BOOMER checks out our favorite new domestic cars
PHOTOGRAPHY BY MATT STANTON
It wasn’t long ago that the American automobile industry was down and nearly out. But with a much ballyhooed rebound – symbolized by Chrysler’s audacious “Imported from Detroit” marketing campaign – American cars have roared back. So BOOMER staff members, given a hypothetical $45,000 each, set out to test-drive a few new models to see what all the fuss is about.
We’re far from auto experts, but here is each staffer’s pick — along with why it was chosen.
THE 300 IS CHRYSLER COOL
2012 Chrysler 300S Mopar ’12, 75th anniversary edition. Driven at Whitten Brothers on Midlothian Turnpike.
BY DANIEL JONES, editorial assistant
Chrysler sedans top my list as the coolest – and best – American cars.
After test-driving the 300 Mopar ’12 series, I left the dealership a little sad to part ways.
Fully loaded, the car had functions and features I’d never known existed. (The base version is just under $40,000; the one I drove came in at a little under $53,000.) I appreciated the speed control, the for- ward-collision warning and the rear back-up camera the most.
Sleek, safe and powerful (she’s got a 5.7 liter, V-8 Hemi, you know), it has everything I want in day-to-day transportation. No one wants to drive an ugly, dangerous vehicle to work – and the power just feels right.
Besides, driving this beauty was timeless.
I would most certainly buy this car, and I would advise anyone looking for an extra pep in their daily commute to get one, too.
EVEN McQUEEN WOULD LIKE THE MUSTANG 5.0
2013 Mustang 5.0, California Special package. Driven at Sheehy Ford on Midlothian Turnpike. Salesman Rex Dir.
BY RAY McALLISTER, editor
My parents were always solidly General Motors. They were, that is, until one fine day they showed up with a bronze 1968 Mustang. How cool was that? (The Mustang, you know, was introduced in James Bond’s Goldfinger and actually starred in Steve McQueen’s Bullitt. You recall any Oldsmobiles doing that?) My first car, years later, was a used ’70 Mustang. Decades later, I bought a classic ’65.
So how does a 2013 shape up? Ford has been doing retro Mustangs since 1994, so the look still evokes the classics. But it’s a plusher, more high-tech, more comfortable car. (They start at $22,000; this one is $38,000.) And, boy, does the 5.0 version thunder up the road. If I had the money, would I buy one? Absolutely, though I might drop down to the 6-cylinder version, which would be plenty. … Or maybe, I’d buy two of those old ’68s.
VOLTING INTO THE FUTURE
2012 Chevrolet Volt. Driven at Royal Chevrolet on West Broad Street.
BY LORI ROSS, publisher
I wanted to test-drive the Chevy Volt to measure the car itself, not the politics surrounding it.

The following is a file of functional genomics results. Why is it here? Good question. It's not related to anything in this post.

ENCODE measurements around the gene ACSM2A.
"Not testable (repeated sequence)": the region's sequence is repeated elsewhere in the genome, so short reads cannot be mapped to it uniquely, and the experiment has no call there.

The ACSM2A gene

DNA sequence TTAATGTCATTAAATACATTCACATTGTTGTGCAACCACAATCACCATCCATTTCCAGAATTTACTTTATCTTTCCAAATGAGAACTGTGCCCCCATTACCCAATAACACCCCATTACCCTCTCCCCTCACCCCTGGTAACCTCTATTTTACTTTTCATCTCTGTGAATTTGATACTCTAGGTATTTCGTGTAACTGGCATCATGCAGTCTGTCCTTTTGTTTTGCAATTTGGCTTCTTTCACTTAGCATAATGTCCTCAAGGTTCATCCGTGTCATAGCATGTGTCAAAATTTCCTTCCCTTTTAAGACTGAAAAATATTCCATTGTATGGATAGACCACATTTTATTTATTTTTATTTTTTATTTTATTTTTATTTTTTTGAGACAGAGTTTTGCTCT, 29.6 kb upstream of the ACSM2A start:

I liked the exterior styling much more than the Prius and loved the cool factor of the shiny white center instrument panel. Driving on electricity was extremely quiet. The car drove nicely on street and highway with enough pickup to feel safe. I was comfortable as the driver, though the back seats were tight.
I liked playing a game. On the instrument panel sits what looks like a vertical level gauge, and the goal is to keep the bubble in the middle while accelerating or braking. It’s a training mechanism to maximize driving efficiency. Once battery power is used up, the Volt switches to gasoline, delivering 37 MPG, according to GM.
If you have around a 40-mile daily driving habit, can plug it in every night and can afford it, this car is worth consideration. The base model is nearly $40,000 – this version was about $45,000 – but it benefits from a $7,500 federal tax credit. The Volt’s battery is warranted for 100,000 miles.
Oh, and if you like getting attention, I got a thumbs up from another driver at a red light for simply driving the car.
FORD’S EURO-CARS ESCAPE BACK TO AMERICA
2013 Ford Escape Titanium. Driven at Sheehy Ford on Midlothian Turnpike. Salesman Rex Dir.
BY MATT STANTON, art director
I have long been a fan of Euro Fords.
For years, I (along with many others, it seems) have read overseas car magazines and wished that I could enjoy the same Fords on these shores that Europe had long had the pleasure of driving.
Now it seems that those wishes are being granted. Over the last few years Ford has been doing away with the US-only versions of some of its models and making their lineup more “global.”
Europe previously knew the Escape as the Kuga, but until now they looked like totally different vehicles. Fortunately for us “Yanks,” that is no longer the case. We have the chance to buy what the rest of the world has been buying for years. (The base price here is just over $30,000; the Titanium version I drove goes for a little over $37,000.) And I, for one, could not be happier.
I guess I should take it for a spin around the block, then, shouldn’t I?
LACROSSE IS TRÈS CHIC
Buick LaCrosse 2012, Driven at Haley Buick GMC on Midlothian Turnpike
BY JOYCE THOMPSON, advertising coordinator
Once again, Buick has convinced me they are ahead of the game when it comes to exterior design. Smooth, sleek lines inspire a subtle sexiness about this car that, in my opinion, rivals its Japan- ese equivalent, the Lexus ES350 – minus the hefty price tag.
Fully loaded, the model I test-drove was sticker-priced at $43K, while LaCrosse’s base price is typically around $30K.
The LaCrosse’s luxuriously appointed interior did not disap- point. It was roomy (both front and back) and comfortable, giving me the feeling of a taller ride, as if I were in a small SUV. There was also enough tech to make it compelling without being overwhelming. LaCrosse offers both a four-cylinder and a V6-engine version. This was a V6, and the swift acceleration and dreamy ride were exceptional.
I would definitely buy this car, because it is — and makes me feel — beautiful.